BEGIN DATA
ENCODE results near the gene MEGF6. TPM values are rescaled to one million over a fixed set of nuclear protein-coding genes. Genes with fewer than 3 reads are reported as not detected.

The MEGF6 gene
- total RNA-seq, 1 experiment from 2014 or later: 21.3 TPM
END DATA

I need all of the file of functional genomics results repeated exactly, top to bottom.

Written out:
ENCODE results near the gene MEGF6. TPM values are rescaled to one million over a fixed set of nuclear protein-coding genes. Genes with fewer than 3 reads are reported as not detected.

The MEGF6 gene
- total RNA-seq, 1 experiment from 2014 or later: 21.3 TPM